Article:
Smoke and Mirrors: An Interview with Karen Donovan

by Michael Czyzniejewski Read the Story June 21, 2016

My favorite of these may be “Crosshairs.” Sometimes you’re literal, characterizing an acorn next to the picture of an acorn. With the bullet image, you create a relevant but not literal narrative, inspired by the bullet instead of limited by it. My question is this: Why do you hate bullets?

I don’t hate all bullets. I don’t mind the ones in The Matrix that spiral through space in slow motion like subatomic particles in syrup so Neo can learn how to get out of their way. I also don’t mind bullet trains, although I would think twice before stepping onto one. But the bullet is only the delivery system. You know the feeling that comes when impersonal forces have you in their sights and the trigger was squeezed long ago. The payload is already on its way. It could be really good. It could be really bad. No way to know until it arrives.

The elephant in the (my) room: When I saw the first drawing, the aardvark, I thought it was an armadillo (it’s an aardvark—it says it right there in the caption). Where I live in Missouri, the highways are littered with armadillos. In your expertise, is there any such thing as a live armadillo?

Schrodinger’s armadillo is both alive and dead. Everyone in Missouri should be congratulated for being able to demonstrate this important principle of quantum mechanics.

The elephant in the (everybody’s) room: Where’d you get the idea to use these illustrations? Are they purely ekphrases? Tell us a bit how you found them, what inspired you to initiate this project. 

The 1925 edition of Merriam Webster’s New International Dictionary of the English Language lies perpetually open on the book stand in our house. It is a formidable volume, made in an era when books were books, about five inches thick and full of beautiful engravings. This copy was originally owned by my grandfather Raymond Burton. I have always loved the illustrations. (I once used the hoopoe engraving in a New Year’s greeting to friends—Have a Hoopoe New Year!) What got me going: I had just finished writing a lot of long poems (most of which appear in my new collection, Your Enzymes Are Calling the Ancients, due out from Persea Books this fall), and I deeply needed to put on the brakes and work on something short for a change. So I started using the Webster’s images as writing prompts. I’d get home from work and write one and then have dinner. Then I’d do another one the next night. It became a daily practice, like piano or yoga. It was fun, and pretty soon I had a lot of them. I suppose you could call them ekphrastic, but they seem more like collaborations with the dictionary. Most of the time I bounced off not just the image but also the caption and the definition. I worked with the whole entry.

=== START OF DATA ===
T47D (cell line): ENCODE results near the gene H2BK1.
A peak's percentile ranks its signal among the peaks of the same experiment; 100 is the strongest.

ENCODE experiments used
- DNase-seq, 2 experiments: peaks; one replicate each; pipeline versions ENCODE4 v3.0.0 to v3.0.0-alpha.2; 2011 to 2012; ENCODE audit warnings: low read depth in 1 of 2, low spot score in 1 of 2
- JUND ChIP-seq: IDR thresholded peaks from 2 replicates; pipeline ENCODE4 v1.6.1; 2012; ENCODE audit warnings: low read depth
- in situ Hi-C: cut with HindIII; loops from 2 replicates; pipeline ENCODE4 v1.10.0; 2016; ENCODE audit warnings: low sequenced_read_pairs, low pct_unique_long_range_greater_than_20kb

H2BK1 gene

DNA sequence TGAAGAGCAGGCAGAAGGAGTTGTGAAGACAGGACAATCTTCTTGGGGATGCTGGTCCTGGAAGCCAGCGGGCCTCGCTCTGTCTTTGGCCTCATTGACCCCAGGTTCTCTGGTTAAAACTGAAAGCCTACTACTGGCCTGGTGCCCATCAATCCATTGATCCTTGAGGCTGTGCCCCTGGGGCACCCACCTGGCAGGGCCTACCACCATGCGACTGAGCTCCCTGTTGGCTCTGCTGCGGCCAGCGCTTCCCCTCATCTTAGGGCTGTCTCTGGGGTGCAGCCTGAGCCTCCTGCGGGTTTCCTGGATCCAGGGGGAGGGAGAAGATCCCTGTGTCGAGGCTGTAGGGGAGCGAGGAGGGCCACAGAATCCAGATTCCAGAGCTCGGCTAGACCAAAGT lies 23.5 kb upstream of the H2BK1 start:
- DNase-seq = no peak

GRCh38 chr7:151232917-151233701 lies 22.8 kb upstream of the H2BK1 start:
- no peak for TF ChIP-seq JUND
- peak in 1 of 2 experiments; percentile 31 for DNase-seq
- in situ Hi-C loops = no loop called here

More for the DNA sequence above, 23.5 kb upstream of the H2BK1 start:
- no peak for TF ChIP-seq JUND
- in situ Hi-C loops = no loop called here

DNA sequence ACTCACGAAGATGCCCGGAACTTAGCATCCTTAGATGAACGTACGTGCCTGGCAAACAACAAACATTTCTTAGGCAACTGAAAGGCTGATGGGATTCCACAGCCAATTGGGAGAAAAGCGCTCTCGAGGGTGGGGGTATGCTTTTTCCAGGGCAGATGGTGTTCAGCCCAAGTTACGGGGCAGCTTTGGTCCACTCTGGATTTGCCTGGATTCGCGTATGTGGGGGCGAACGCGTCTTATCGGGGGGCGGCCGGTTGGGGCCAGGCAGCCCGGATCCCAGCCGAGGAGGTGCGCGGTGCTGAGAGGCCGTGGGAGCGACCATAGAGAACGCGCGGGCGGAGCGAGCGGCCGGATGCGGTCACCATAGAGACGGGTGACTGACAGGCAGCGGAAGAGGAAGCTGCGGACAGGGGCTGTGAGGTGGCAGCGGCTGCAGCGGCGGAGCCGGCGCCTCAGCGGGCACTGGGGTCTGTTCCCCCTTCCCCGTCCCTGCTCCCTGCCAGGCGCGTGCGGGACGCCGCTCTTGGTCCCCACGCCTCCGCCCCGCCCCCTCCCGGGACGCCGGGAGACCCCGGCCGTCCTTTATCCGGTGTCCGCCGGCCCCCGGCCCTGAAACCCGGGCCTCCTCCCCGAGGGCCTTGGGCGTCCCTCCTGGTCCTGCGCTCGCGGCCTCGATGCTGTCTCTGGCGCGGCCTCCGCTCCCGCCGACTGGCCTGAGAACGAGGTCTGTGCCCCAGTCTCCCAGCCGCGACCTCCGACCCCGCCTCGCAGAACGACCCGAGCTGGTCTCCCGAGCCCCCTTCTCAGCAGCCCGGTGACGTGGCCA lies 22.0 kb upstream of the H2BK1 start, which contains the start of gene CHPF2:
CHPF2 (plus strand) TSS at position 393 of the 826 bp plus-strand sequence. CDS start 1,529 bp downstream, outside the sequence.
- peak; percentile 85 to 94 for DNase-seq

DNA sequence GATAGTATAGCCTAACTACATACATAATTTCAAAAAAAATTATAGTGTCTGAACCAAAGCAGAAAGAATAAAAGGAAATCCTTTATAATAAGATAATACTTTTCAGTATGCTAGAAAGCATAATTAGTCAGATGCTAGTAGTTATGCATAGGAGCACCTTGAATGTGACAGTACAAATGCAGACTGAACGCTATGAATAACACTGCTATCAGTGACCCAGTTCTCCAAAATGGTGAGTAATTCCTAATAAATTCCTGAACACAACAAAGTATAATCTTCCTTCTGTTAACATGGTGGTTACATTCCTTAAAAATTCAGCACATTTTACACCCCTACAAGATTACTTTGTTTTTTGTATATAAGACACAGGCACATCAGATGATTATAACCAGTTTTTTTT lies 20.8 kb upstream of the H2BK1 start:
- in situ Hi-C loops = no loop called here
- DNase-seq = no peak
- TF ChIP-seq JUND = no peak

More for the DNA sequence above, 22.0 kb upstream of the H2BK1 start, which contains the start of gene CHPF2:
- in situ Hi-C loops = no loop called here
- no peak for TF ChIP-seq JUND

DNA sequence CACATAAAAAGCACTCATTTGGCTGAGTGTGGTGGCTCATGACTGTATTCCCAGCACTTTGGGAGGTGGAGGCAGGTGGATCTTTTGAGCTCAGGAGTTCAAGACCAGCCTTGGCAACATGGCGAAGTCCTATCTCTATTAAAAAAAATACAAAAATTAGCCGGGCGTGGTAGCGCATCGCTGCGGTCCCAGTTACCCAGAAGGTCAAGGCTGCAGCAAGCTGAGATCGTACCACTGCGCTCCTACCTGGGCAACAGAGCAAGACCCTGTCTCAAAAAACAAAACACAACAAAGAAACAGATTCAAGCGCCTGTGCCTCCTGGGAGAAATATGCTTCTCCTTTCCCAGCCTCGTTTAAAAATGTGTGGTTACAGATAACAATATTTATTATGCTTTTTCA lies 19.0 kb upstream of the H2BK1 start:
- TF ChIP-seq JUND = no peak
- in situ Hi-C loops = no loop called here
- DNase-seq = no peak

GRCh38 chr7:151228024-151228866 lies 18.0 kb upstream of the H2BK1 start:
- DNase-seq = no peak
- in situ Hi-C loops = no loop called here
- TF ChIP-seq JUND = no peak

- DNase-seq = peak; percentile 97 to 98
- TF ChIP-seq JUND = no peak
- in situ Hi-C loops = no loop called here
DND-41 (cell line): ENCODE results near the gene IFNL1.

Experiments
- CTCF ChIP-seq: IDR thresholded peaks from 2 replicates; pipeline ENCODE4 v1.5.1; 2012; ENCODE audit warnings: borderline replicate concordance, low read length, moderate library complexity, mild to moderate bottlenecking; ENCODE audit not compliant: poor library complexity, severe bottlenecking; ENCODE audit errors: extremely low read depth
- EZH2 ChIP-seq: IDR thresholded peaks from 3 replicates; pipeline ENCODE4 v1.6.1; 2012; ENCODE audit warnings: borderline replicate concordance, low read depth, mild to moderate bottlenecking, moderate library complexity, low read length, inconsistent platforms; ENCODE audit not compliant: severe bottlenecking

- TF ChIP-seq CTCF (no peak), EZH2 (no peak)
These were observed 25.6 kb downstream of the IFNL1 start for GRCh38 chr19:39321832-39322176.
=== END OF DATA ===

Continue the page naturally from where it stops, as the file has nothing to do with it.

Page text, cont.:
Once I realized the aardvark was an aardvark and not an armadillo, I thought this might be an abecedarian, maybe a bestiary, too (you know, because “aardvark” begins with “aa”). How did you choose which illustrations you’d write about? Plus, what’s the scope of this project? Are there more coming, maybe a chapbook or book?

Oh, yeah. There’s a book manuscript. It’s done. It’s called Aard-vark to Axolotl. There are 78 pieces in it, all from the A section of the dictionary. I thought for a second about moving on to do pieces from the B section, and then the C section, and then… I realized how long it would take to get to Z and decided doing that would be truly insane. As far as choosing which illustrations, I picked the ones I liked best and that would be challenging to respond to. I did over a hundred pieces total and pulled out my favorites for the manuscript.

Back to the illustrations: We’re told, as writers, that using illustrations is a crutch, that we’re supposed to be able to describe what we need with words. Clearly, though, your project wouldn’t be the same without the drawings. After Post-Modernism, when so many writers experiment in every which way, why doesn’t more serious fiction utilize image? 

To answer this question, I would have to be a writer of serious fiction, or a serious writer of fiction, or at least serious in some way. I’m going to play the poet card and declare no qualifications on any of these fronts. I do know a little about short prose, since I edited a literary journal called ¶ A Magazine of Paragraphs for 20 years. My co-conspirator in this venture, Walker Rumble, always described what we were looking for as “short bursts of ordered sensibility.” People now call it flash. Maybe what I am doing could be called graphic flash. Is that serious? I just wanted to coax a 90-year-old dictionary to dance with me for a bit.

About the Author:

Karen Donovan is the author of Fugitive Red, which won the Juniper Prize for Poetry and was published by the University of Massachusetts Press. Her new collection of poetry, Your Enzymes Are Calling the Ancients, won the Lexi Rudnitsky Editor’s Choice Award from Persea Books and is due in fall 2016. For 20 years she co-edited and published a journal of short prose called ¶: A Magazine of Paragraphs. At present, she works as a writer for a nonprofit in Providence.

About the Interviewer:

Michael Czyzniejewski is the editor of Moon City Press and Moon City Review. His stories have recently appeared or are forthcoming in Boulevard, Western Humanities Review, Salamander, Bull, Necessary Fiction, and Wigleaf.

About the Artist:

A Best Small Fictions 2015 Winner, Dave Petraglia's writing and art have appeared in Bartleby Snopes, bohemianizm, Cheap Pop, Crack the Spine, Five:2:One, Gambling the Aisle, Hayden's Ferry, matchbook, Medium, McSweeney's, Necessary Fiction, North American Review, Per Contra, Points in Case, Popular Science, Razed, SmokeLong Quarterly, Up the Staircase, and others.